Danielle Rawlinson

Education: JD, University of Ottawa; Honours Double Major in Law and Society and Latin American and Caribbean Studies, York University

Profession: First Year Associate Lawyer at Monkhouse Law.

Years of Experience:1

As a child, did you envision becoming what you are now?

When I was a child, I wanted to become a lawyer. I’ve always wanted to help those who were in need and wanted to do what was just and right in my mind. My nature has always been diplomatic and I always sought to solve problems. There was never any other career I saw myself pursuing. I’m glad it worked out.

Tell us about your journey. When did you realize you had arrived (or were successful)?

I don’t think I will ever necessarily arrive. I’m a life long student and believe thatlife is a journey, where you complete one goal and then move on to the next one. After I graduated university, I put my aspirations of becoming a lawyer on hold. As a first generation graduate, I didn’t have the guidance and mentorship I needed. My parents supported me immensely; however, they did not know the Canadian school system. After working for a bank for 5 years post-grad, I had a conversation with one of my best friends, who was in law school at the time. She asked me, “why are you not in law school?” I had no answer. That was my epiphany moment and my catalyst to apply to law school and embark on what was one of the most enlightening and soul searching seasons of my life. I took a leap of faith and put in my blood, sweat, and tears to fulfill this lifelong dream. My success is in being able to fight all of my fears, never taking no for an answer and reaching for the stars. Each stage of my journey has been a success.

 What obstacles, if any, did you face (or are currently facing)?

 I didn’t get into law school on the first try. It’s humbling to say that now. Each obstacle I faced built my character and perseverance. I intended and was accepted to attend law school in the UK. But God had other plans for me. After not being able to attend law school in the UK, for various reasons, I decided not to give up and applied to law school in Canada. Despite some failures and let downs, I was eventually accepted on my second application. I chose to push forward and not let failure define me. I knew what was in my heart and believed God had placed my yearning to become a lawyer there. Law school itself had many ups and downs, but ultimately in the end I landed my dream job! The only obstacles I face now are those I put in my own way. I won’t let my race, sex or age define my potential. I don’t look at things as obstacles anymore, only hurdles I will clear.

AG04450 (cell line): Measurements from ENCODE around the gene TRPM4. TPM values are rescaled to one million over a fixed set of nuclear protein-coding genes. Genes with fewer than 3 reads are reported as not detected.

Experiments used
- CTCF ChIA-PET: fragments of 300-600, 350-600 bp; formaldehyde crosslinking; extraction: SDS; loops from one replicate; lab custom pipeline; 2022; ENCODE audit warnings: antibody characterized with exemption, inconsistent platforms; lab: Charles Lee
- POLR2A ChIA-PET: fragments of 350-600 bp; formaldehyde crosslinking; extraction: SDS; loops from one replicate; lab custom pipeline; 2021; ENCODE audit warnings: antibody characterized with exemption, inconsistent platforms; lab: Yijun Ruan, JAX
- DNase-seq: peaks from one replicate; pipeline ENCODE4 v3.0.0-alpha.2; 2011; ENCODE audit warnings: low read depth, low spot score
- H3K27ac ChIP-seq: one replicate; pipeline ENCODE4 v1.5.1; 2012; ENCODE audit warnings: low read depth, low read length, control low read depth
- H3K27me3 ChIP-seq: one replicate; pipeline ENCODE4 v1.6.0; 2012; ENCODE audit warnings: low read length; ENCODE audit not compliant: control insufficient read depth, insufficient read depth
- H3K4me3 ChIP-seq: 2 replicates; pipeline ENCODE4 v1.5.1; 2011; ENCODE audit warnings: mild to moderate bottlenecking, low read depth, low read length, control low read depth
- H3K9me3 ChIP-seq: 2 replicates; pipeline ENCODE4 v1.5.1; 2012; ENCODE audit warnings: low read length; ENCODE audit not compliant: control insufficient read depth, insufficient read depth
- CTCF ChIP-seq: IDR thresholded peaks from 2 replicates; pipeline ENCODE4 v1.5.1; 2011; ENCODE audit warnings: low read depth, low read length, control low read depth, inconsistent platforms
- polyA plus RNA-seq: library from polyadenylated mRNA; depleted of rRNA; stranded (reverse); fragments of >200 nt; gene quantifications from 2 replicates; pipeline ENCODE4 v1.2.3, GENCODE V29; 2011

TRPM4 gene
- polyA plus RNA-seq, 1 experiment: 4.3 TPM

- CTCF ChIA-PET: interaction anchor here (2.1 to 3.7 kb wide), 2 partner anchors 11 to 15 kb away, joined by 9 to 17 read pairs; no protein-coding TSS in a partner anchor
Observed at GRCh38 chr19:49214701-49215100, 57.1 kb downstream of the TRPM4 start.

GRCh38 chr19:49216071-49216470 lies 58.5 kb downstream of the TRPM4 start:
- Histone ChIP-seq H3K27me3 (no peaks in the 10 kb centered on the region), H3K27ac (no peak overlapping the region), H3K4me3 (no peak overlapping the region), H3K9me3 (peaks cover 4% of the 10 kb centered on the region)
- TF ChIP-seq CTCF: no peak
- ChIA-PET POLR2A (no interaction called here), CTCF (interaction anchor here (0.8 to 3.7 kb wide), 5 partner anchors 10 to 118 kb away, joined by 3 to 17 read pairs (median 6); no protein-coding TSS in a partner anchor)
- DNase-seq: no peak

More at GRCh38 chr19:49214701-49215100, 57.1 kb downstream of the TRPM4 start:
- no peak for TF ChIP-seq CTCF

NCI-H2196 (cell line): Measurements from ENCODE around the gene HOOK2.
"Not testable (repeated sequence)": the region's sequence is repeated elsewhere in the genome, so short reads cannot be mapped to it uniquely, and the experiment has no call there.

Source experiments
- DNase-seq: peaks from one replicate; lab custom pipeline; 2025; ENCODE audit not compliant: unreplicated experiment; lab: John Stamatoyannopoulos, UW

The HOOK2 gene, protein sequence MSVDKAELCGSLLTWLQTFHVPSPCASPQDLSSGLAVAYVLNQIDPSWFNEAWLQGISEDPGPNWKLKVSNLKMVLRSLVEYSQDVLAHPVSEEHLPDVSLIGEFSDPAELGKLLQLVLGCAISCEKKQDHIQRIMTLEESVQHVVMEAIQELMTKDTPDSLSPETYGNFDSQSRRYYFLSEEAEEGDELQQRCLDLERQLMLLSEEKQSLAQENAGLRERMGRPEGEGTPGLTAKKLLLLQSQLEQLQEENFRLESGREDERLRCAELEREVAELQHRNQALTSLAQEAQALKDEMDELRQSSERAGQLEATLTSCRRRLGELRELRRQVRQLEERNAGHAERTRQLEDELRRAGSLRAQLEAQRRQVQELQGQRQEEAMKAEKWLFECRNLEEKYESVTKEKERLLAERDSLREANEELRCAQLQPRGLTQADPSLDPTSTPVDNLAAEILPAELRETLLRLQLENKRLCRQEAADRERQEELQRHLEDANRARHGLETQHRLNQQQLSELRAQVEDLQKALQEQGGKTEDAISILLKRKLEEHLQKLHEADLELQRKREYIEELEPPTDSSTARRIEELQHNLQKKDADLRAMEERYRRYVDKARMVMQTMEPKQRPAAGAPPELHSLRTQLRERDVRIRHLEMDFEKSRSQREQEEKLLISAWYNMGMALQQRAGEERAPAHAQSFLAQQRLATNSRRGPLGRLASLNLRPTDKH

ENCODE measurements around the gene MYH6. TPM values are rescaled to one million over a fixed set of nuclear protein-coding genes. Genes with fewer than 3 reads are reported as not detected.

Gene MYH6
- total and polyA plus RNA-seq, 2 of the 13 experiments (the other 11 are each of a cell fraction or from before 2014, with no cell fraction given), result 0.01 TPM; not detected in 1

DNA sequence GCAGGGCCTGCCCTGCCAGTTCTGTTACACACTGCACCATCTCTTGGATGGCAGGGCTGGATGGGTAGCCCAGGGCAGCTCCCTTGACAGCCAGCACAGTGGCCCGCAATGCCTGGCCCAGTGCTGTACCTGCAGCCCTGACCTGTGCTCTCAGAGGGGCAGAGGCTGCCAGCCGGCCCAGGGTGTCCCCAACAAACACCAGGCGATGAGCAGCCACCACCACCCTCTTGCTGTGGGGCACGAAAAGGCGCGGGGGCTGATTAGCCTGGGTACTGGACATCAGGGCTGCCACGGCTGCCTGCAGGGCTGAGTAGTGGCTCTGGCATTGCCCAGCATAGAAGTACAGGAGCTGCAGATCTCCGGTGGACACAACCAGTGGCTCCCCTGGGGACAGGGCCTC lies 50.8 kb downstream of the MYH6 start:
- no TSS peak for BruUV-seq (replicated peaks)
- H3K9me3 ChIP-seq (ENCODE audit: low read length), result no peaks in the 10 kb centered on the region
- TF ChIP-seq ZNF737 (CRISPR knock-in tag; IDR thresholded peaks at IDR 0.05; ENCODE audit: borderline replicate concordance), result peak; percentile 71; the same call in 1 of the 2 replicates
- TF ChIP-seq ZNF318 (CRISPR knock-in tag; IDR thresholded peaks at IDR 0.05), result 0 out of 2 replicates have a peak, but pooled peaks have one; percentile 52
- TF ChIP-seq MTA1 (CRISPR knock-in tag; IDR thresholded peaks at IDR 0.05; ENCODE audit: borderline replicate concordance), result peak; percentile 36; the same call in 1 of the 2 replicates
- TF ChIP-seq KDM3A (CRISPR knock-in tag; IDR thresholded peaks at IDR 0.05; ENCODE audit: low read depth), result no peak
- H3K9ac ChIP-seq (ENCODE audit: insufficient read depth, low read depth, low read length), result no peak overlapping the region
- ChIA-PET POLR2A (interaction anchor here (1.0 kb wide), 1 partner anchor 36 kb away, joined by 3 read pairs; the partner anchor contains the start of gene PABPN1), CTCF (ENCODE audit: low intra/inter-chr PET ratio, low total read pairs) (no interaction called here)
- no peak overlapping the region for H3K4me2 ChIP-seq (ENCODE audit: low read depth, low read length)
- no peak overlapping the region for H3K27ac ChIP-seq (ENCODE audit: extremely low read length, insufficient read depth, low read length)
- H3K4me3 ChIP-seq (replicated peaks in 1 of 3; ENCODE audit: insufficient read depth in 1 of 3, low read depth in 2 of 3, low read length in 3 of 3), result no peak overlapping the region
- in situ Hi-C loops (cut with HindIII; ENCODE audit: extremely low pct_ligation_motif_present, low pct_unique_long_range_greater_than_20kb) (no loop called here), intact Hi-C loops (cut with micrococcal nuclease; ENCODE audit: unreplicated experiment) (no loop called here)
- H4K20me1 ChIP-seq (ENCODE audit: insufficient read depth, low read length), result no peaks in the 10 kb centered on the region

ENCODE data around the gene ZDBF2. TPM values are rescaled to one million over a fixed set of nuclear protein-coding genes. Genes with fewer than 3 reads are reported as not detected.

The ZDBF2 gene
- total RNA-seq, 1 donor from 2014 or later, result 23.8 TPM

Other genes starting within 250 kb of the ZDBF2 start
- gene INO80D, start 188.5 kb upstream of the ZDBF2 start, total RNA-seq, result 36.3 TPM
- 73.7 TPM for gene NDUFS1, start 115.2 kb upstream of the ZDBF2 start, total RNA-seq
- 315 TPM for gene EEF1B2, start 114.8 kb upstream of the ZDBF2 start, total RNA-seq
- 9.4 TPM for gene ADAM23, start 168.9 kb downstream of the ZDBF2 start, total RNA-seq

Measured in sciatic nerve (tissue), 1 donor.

What skills are required to succeed in your profession?

In the legal profession you need to have great communication, analytical, interpersonal and negotiation skills. All of these skills are transferable. If you have ever worked in customer service, you have a great foundation already. I think being levelheaded is also a skill you need as a lawyer. At the end of the day you need to remain composed in order to provide the best results for your clients.

What advice would you give to others aspiring to be where you are now?

The best advice I would give to anyone who aspires to be a lawyer is to find a mentor and a champion. You may not see yourself in a certain career, especially as a young Black person, if you don’t see someone like you there. As the past national president of the Black Law Students’ Association of Canada (“BLSA”), I highly recommend reaching out to BLSA as your first point of contact. BLSA seeks to create a space for Black law students to network and gain meaningful mentorship opportunities, as well as actively promote diversity and inclusion within Canadian law schools and the legal profession. High school, undergraduate, and mature students can connect with BLSA to mentor, guide and assist them in their journey to getting into and attending law school and beyond. A supportive community and strong network will always be my number one piece of advice. We must always lift as we climb and carve out spaces